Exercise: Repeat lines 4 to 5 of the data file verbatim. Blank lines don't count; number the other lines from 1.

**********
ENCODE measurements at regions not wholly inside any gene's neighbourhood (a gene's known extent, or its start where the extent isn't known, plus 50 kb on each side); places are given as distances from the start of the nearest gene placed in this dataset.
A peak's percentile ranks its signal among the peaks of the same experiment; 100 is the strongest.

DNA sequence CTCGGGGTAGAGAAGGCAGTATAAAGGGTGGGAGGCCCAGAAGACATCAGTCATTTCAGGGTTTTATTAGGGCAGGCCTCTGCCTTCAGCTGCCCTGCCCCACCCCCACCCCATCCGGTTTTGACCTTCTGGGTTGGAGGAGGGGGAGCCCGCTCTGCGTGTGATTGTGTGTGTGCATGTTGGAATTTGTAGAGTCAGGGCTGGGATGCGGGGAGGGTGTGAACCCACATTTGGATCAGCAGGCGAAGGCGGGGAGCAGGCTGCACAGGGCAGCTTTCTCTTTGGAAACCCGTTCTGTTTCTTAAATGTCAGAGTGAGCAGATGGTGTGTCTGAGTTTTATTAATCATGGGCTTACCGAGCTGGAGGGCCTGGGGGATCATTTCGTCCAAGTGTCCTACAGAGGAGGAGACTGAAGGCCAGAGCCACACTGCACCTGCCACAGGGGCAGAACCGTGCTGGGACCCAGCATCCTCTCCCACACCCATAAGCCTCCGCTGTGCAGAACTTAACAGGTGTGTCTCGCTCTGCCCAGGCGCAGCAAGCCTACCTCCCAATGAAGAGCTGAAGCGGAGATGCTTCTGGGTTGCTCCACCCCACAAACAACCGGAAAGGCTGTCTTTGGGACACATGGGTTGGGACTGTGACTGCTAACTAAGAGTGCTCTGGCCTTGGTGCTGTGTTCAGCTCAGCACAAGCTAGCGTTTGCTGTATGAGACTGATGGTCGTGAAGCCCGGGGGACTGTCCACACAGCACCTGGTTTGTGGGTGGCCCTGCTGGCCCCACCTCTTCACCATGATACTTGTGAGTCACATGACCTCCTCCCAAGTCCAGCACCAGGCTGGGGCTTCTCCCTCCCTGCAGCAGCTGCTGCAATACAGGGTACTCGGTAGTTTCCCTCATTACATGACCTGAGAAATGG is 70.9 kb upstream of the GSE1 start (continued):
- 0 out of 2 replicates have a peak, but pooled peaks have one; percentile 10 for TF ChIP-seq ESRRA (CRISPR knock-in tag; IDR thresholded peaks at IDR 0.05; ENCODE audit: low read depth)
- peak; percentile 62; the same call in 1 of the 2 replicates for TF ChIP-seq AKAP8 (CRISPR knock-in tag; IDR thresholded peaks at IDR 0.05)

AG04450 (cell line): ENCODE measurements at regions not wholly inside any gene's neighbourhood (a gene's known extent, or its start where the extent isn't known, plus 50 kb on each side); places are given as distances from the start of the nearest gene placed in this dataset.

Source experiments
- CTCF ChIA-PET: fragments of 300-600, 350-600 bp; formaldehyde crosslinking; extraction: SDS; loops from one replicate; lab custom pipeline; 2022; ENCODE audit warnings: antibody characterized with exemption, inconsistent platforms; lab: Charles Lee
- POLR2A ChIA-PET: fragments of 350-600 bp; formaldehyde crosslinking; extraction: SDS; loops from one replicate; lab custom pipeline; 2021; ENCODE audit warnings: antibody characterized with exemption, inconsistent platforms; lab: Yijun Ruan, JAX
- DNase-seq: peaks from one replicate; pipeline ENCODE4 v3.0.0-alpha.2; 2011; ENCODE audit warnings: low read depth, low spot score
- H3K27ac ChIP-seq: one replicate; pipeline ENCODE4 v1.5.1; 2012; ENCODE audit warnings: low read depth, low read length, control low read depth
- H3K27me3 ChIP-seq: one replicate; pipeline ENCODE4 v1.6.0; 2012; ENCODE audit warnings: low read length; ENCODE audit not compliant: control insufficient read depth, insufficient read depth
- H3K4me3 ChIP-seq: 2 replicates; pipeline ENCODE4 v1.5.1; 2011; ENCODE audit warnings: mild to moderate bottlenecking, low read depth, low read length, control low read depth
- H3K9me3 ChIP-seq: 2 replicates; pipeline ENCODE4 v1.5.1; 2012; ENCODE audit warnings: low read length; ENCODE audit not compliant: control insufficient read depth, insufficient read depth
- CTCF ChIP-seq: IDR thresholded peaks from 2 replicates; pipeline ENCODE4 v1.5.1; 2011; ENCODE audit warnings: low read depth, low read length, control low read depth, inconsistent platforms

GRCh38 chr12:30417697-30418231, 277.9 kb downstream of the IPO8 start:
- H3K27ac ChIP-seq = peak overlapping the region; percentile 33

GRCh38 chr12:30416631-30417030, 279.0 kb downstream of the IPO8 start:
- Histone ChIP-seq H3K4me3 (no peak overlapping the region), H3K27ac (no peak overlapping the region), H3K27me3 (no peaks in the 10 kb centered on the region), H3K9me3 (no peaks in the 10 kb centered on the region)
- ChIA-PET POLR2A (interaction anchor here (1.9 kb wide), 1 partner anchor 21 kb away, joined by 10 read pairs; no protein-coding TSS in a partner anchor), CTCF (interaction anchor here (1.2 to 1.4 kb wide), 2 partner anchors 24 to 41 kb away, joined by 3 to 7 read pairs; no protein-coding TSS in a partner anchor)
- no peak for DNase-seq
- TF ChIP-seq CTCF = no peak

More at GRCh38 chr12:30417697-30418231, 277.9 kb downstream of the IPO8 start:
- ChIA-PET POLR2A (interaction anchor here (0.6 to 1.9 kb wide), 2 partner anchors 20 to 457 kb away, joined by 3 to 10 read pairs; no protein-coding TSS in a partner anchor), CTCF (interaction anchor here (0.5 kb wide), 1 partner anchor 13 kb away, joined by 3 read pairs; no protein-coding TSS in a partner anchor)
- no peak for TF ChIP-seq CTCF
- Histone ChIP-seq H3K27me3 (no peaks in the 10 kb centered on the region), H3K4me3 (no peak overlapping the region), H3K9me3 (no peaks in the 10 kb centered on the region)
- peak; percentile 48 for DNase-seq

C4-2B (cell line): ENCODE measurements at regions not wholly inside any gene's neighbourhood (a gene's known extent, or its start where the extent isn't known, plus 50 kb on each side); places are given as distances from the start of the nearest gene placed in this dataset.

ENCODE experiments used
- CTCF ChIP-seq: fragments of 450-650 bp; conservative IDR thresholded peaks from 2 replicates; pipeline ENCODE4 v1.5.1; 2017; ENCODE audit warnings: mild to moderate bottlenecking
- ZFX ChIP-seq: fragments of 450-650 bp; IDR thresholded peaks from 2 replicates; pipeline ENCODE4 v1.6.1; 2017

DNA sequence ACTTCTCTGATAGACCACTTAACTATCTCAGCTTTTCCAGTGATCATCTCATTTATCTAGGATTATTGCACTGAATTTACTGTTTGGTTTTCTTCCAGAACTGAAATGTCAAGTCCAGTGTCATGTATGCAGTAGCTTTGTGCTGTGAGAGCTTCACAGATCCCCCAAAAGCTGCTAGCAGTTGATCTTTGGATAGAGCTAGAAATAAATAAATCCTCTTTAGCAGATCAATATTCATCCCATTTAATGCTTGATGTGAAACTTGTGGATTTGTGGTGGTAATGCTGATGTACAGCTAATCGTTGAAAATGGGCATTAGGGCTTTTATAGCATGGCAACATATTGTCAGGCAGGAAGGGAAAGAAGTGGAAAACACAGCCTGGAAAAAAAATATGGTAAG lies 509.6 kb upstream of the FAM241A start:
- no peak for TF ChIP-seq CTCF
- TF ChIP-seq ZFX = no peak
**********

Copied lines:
- 0 out of 2 replicates have a peak, but pooled peaks have one; percentile 10 for TF ChIP-seq ESRRA (CRISPR knock-in tag; IDR thresholded peaks at IDR 0.05; ENCODE audit: low read depth)
- peak; percentile 62; the same call in 1 of the 2 replicates for TF ChIP-seq AKAP8 (CRISPR knock-in tag; IDR thresholded peaks at IDR 0.05)